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Archive for February, 2010

We just added 8619 new entries into the North Carolina Collection’s Biographical Index. What is the Biographical Index? Well, I’m glad you asked. It contains citations to biographical sketches about North Carolinians. Over five hundred volumes, primarily from the North Carolina Collection and other libraries at the University of North Carolina at Chapel Hill, have […]

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Death noted: Kathryn Grayson, who brought operatic talent to the golden age of  Hollywood musicals, at age 88 in Los Angeles. From the Winston-Salem Journal (Feb. 19): “Grayson was born Zelma Kathryn Hedrick on Feb. 9, 1922, in Winston-Salem. Her family lived on Apple Street. They moved to St. Louis when she was a child, […]

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“Community leaders in Knoxville and Asheville got on the bandwagon — some out of a love of the mountains, some on the belief that tourism would bolster the local economy, some on the hope that a national park would result in better roads for the region. “A New York publicity firm, brought in by the Knoxville […]

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With all of the H1N1 warnings (and the fact that I think I’m coming down with something as I type this), here’s an item published by North Carolina’s State Board of Health in the early 20th Century. A hot foot bath and staying in bed for 24 hours straight sounds like a plan to me.

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“Since nothing travels in the direction of hungry men like news of  work, they started to roll in on foot and in old Model Ts as soon as the contract… to build the world’s biggest smokeless powder plant in Charlestown, Indiana… was announced in the newspaper…. “A man from a small town in North Carolina […]

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Float Bridge, Hertford, NC

The real photo postcard from ca. 1906 shows a wooden float (or pontoon) bridge in Hertford, NC.  This bridge was built in 1784, and was attached at one end but only tethered at the other.  If a boat needed to pass through, they would untie the bridge, let it float down river so the boat […]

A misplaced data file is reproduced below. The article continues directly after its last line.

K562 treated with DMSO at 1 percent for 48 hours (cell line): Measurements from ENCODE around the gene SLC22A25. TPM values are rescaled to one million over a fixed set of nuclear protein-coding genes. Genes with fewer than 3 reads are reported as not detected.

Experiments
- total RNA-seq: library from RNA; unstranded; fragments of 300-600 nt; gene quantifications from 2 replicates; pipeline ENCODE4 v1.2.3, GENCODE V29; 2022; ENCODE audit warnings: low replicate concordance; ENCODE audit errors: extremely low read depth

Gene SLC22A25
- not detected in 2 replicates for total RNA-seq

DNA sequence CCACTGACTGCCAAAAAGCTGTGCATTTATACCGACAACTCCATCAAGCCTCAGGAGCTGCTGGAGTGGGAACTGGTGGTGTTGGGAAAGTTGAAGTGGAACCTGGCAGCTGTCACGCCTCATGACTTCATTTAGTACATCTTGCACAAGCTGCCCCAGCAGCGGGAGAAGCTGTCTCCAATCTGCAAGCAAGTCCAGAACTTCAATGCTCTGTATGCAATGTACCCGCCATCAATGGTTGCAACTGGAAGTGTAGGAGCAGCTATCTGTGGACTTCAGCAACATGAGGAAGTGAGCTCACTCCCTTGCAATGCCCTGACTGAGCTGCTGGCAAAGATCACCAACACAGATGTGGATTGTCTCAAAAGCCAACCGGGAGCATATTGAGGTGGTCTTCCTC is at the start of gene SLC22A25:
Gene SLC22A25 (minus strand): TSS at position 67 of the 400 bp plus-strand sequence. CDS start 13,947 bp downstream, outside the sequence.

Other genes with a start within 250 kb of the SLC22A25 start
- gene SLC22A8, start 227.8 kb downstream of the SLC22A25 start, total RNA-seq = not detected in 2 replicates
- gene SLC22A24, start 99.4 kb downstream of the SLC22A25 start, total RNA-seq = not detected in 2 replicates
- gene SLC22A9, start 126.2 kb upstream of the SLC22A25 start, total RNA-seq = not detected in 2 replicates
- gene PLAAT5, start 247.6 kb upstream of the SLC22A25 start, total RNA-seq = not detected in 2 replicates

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We’ve recently extracted from an in-house database more than 4,500 records representing approximately 19,000 negatives made by Roland Giduz in and around Chapel Hill between 1947 and 1970, and have made that information available through a new finding aid.  Prior to this improved finding aid, researchers only had this degree of subject access by working […]

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Did you know that W.E.B. Du Bois was so impressed with booming African American business and commerce in early twentieth century Durham, he wrote an essay about it? “Du Bois’s essay ‘The Upbuilding of Black Durham'[…]sounds a hopeful note, praising a North Carolina town in which a flourishing black middle class had developed robust manufacturing […]

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Here’s a Tar Heel knockoff of a “Va.” quiz offered by puzzlemaster Will Shortz on NPR. Limit your responses to only “N.C.” words (Northampton County, for example, or Nextel Cup.) Spoiler alert: Answers immediately below. 1. As a gubernatorial candidate, Bev Perdue lamented that “Wherever I go, people ask me, ‘Can’t we stop the — […]

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“As concerns about the health implications of smoking persisted — and then increased — in the 1930s and 1940s, advertising explicitly addressed these anxieties…. R. J. Reynolds fixed on the likely notion that smokers would be attracted to the brand that their physician chose, and that physicians would advocate for a brand that lionized the […]

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